Not A Single Woman Passed The Ranger Course, Three Can Restart

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Jonah Bennett Contributor
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The Army stated Friday that not even one woman passed the requirements for the next phase of Ranger School.

This means that out of the total of 8 women left in the grueling, two-month long course at Fort Benning, Georgia, five are set to drop out, USA Today reports. The remaining three will have the opportunity to repeat from the beginning near the end of June.

Nineteen women were brought in to Ranger School for the first time as part of a Pentagon effort to integrate women into all combat roles. During the first phase, 11 failed. All were offered another attempt.

“This is normal course procedure and is used when students struggle with one aspect of the course and excel at others,” a statement from Fort Benning read.

While many view the restarts as necessary in order to maintain the reputation as an elite fighting force, some wonder if standards will be lowered to accommodate women. Though Gen. Raymond Odierno lauded the women in the course, he reiterated Thursday that “I’m actually fairly adamant about not changing the physical standards.”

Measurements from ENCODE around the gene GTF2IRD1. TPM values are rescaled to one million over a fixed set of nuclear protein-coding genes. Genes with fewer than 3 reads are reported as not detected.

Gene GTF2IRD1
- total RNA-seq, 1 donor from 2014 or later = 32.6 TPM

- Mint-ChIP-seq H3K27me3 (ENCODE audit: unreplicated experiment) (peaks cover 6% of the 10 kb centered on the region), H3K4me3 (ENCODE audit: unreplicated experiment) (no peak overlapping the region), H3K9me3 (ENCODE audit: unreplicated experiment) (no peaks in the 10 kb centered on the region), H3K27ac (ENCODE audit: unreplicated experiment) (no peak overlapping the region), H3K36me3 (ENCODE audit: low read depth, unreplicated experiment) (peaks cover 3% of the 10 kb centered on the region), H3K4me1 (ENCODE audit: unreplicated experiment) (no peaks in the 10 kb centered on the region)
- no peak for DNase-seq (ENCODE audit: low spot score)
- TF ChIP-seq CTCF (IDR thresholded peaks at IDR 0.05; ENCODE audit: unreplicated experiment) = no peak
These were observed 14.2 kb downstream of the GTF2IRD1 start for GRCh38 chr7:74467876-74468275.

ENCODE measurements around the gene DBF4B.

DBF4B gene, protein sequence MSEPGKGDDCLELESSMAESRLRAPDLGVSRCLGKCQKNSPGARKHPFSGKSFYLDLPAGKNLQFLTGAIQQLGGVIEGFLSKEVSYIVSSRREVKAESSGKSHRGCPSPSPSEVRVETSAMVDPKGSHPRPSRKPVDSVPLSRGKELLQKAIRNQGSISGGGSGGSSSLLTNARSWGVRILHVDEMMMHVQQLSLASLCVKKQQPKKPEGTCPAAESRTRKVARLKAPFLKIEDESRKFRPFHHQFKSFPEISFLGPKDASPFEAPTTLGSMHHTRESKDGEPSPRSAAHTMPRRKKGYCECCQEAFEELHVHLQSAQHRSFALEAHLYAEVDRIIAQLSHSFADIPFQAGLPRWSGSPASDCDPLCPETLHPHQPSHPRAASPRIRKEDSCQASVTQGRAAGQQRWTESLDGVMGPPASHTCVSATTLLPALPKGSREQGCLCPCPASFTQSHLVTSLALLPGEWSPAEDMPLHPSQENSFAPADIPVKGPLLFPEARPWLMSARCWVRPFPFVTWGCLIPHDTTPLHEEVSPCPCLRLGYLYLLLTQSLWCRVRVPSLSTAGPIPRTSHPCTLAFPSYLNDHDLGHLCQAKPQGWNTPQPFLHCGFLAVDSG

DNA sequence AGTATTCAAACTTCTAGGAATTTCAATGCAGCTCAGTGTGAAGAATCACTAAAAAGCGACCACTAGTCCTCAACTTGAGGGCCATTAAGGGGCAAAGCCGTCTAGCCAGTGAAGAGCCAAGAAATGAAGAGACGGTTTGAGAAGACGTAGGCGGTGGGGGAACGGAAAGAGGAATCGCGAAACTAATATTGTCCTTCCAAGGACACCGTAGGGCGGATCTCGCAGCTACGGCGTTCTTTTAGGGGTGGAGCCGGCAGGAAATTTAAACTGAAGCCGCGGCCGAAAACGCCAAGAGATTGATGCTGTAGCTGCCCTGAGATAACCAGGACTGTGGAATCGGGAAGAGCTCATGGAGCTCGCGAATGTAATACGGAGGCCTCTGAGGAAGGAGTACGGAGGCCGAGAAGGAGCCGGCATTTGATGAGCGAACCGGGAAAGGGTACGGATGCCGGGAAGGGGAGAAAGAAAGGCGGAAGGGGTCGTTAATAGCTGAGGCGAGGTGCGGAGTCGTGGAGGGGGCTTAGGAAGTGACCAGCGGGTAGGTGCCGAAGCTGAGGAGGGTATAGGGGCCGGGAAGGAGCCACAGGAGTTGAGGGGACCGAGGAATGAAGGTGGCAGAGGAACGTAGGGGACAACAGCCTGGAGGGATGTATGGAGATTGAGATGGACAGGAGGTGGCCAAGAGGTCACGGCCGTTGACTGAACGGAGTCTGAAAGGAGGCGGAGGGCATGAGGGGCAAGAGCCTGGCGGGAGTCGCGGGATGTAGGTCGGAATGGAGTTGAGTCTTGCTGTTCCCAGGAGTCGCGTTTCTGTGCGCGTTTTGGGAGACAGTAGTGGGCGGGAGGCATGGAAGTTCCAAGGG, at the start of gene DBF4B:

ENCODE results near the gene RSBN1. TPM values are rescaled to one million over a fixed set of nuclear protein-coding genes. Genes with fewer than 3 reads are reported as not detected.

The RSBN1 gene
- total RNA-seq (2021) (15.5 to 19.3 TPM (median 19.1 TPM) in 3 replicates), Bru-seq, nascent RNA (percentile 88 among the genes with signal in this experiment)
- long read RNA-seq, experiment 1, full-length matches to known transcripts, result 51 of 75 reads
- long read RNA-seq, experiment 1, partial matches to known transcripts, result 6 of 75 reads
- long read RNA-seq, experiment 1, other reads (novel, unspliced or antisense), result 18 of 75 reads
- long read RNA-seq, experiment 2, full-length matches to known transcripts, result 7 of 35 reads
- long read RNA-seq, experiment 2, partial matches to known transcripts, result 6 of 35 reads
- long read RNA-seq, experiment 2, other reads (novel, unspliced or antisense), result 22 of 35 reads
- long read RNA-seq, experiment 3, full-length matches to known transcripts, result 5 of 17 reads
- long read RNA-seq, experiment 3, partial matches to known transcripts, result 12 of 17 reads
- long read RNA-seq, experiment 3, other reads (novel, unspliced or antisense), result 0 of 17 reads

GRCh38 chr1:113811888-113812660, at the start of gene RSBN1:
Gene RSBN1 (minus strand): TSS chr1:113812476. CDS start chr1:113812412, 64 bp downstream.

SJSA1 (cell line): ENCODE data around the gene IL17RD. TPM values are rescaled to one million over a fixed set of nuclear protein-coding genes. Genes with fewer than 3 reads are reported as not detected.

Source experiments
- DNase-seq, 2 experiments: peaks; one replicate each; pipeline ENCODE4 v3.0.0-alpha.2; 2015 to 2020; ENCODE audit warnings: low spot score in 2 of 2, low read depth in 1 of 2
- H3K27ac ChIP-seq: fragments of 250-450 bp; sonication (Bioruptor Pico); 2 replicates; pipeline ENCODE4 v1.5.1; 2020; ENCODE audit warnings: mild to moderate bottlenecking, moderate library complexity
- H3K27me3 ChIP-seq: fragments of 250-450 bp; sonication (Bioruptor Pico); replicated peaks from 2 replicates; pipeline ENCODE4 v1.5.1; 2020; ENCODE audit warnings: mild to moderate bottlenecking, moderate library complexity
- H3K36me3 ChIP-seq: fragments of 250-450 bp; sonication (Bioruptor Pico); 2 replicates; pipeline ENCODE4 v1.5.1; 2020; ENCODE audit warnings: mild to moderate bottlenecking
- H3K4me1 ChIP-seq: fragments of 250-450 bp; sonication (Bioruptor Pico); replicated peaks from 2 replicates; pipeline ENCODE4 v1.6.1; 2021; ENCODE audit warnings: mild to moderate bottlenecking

Yet, this view isn’t consistent throughout the military. Navy Secretary Ray Mabus is hoping to aggressively boost recruitment of women into the service. Mabus said he’ll reevaluate training standards once women enter the SEAL pipeline.

At a recent speech, Mabus revealed several reforms to increase the recruitment of women up to 25 percent of the force, including changing physical fitness standards and the way body fat is measured. (RELATED: Navy Secretary Wants More Women In The Service, Proposes To Increase Body Fat Limits)

Only about 3 percent of the Army is capable of qualifying as a Ranger. Other Rangers think the military should lower standards to accommodate women because it’s “equitable and sensible,” but these opinions are decidedly in the minority.

The next phase of the school begins on June 25.

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